Windbreaks for the Breaking Winded

If I were to have a Native American name, I bet it would be Josh Breakingwind. I do not have a man cave at my house (cue the sad music), so I need a place to go to do my business-a privacy screen where wind may pass without notice would be lovely. Sadly, the traditional Midwestern windbreaks I have witnessed are lacking much design or thought, so as a follow-up to my privacy screen article, I thought I would take a stab at windbreaks too.

Drive along any country road and one will see that single or maybe multi-row, monoculture stretch of white pine or spruce along the western perimeter of a country lot. Often, these planted stretches are laid out in such a way as to be almost ineffectual. They could be so much more.

Why windbreaks? Well, besides the obvious desire to prevent the next Dust Bowl from passing through, you may want to push the prevailing winds during certain times of year up over your domicile, which wick the heat away from exterior walls otherwise. You might have a prized collection of very rare and fragile hootenanny plants (never ever heard of it? I told you they are rare), and so you desire to create a nice little microclimate.

There are several things to consider when planning a windbreak, including (and I am totally stealing this from the link provided):

  • Appropriate sighting
  • Spacing
  • Shape
  • Species selection
  • Management

Let us start with appropriate sighting. As with all designs, start with the purpose of planting a windbreak. Do you want to prevent all gusts from passing through, or only during certain times of year? If you are not sure, checking out a wind rose online is a good place to start. These provide by the month and year the wind direction and speed. You might want to discourage winter winds, but encourage warmer air mass movement to reduce frost damage. Think this through and plan accordingly.

Now a word or three about spacing. Species planted in a windbreak are meant to reduce wind speed by up to 80% (come on, be a nerd and do the actual calculation!) and thus are planted closer together than normal. Know the area of protection you want to create and then pick your plant height and windbreak length accordingly.

Now a word about shape. The traditional Midwest approach is to plant a straight line (following the property line religiously) consisting of a single, or perhaps two, species matrix of similar height…tall. The problem with a typical windbreak design is multifold. One, if a strong gust hits the single height windbreak, those trees take the full brunt of wind, a single force hitting a wall. The result may be uproot trees. Another problem with a traditional approach lies with all monocultures: disease exposure. Lastly, a windbreak with low diversity is of a single age, or nearly so. It is what foresters call a single class forest, and such forests, of course, die out. A multi-class forest has a diversity of plants maturing at different points. May I suggest a different approach, one that is both more aesthetically pleasing and functional. Try layering. Look at the shape of any wood lot and you will see a triangle or dome shape with mixture of species and forms. Shorter material like shrubs to the outside and taller, longer living species to the middle. This shape lifts the strong wind gusts up and over the tallest trees in a rather aerodynamic fashion.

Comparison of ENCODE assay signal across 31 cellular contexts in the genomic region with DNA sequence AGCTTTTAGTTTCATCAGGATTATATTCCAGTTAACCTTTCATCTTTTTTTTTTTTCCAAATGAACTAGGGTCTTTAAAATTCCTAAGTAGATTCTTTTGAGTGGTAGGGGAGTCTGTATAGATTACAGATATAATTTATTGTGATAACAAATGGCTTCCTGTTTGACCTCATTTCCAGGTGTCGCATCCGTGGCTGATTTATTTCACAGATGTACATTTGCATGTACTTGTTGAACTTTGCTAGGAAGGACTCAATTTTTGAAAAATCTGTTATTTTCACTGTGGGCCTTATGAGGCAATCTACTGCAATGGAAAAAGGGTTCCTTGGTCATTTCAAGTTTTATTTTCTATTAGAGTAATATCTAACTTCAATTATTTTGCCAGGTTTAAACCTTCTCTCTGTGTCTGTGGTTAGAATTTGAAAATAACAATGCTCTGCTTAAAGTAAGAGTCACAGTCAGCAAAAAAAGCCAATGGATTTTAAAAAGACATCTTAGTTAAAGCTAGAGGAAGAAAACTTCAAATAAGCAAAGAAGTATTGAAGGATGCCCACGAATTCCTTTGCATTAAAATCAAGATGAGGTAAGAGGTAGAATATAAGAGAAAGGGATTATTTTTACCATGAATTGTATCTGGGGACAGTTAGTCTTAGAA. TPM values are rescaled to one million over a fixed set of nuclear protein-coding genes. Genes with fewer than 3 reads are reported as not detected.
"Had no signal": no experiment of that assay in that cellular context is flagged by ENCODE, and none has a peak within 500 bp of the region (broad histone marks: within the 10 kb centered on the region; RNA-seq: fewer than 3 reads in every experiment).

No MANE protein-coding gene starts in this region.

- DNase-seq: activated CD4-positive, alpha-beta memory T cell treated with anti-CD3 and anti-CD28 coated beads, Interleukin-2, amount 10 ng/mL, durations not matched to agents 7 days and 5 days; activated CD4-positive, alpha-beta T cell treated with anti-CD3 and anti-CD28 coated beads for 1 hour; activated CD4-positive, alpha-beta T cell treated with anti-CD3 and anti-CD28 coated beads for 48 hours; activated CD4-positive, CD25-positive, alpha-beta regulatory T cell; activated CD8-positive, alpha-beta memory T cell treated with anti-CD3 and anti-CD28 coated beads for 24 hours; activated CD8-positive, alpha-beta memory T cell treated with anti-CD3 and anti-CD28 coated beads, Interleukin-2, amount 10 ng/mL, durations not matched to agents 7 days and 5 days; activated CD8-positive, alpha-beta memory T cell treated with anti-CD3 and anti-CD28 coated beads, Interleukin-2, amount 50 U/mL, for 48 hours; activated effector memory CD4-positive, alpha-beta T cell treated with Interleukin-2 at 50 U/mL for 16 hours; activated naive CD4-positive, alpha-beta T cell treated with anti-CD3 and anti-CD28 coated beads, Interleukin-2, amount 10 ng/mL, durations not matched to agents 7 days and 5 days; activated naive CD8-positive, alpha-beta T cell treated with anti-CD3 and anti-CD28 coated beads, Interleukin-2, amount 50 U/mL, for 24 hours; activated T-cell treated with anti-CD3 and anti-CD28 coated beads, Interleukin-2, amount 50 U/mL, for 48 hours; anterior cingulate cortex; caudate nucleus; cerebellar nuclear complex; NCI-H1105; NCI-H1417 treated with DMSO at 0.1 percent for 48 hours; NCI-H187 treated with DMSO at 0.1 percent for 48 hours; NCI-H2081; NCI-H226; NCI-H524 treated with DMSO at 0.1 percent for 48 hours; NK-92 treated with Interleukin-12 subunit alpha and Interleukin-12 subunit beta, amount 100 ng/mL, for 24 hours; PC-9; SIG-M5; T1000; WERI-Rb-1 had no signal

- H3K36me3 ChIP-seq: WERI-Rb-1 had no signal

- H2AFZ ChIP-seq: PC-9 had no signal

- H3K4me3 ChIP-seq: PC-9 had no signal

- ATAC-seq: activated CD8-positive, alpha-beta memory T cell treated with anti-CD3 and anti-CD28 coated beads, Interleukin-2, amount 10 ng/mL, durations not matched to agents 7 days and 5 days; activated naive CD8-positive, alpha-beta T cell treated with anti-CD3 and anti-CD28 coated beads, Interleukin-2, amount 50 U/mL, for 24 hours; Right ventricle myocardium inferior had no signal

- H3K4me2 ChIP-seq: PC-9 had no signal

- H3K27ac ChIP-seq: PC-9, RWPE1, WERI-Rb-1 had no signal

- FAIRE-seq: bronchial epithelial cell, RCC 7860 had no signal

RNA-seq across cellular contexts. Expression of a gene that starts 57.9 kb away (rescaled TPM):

Now a word about species selection. Focus on selecting diversity. Pick for different maturation rates, different textures and forms. Pick plants with more than one function: food for wildlife and you (maybe those deer will stay away from the vegetable patch), or perhaps timber for fuel or construction projects (check out coppicing).

Lastly, a word or eight about management. Do it. Do not plant and walk away.

Josh Steffen
Horticulture and Facilities Manager


2 comments

  1. Blue gum eucalyptus was a very popular windbreak for a very long time through much of coastal California. They are pretty from a distance, but very difficult to work with. They occupy large areas, and are too big to do much with. Now that some are a century old, and getting cut down, they are very difficult to get rid of. They are not allowed to be burned anymore.

    • Ah, the past practices that we come to learn lessons from in the end. Thanks for sharing that, Tony. The suitable Mediterranean climate may be hospitable for the species, but introducing the species has lasting effects.


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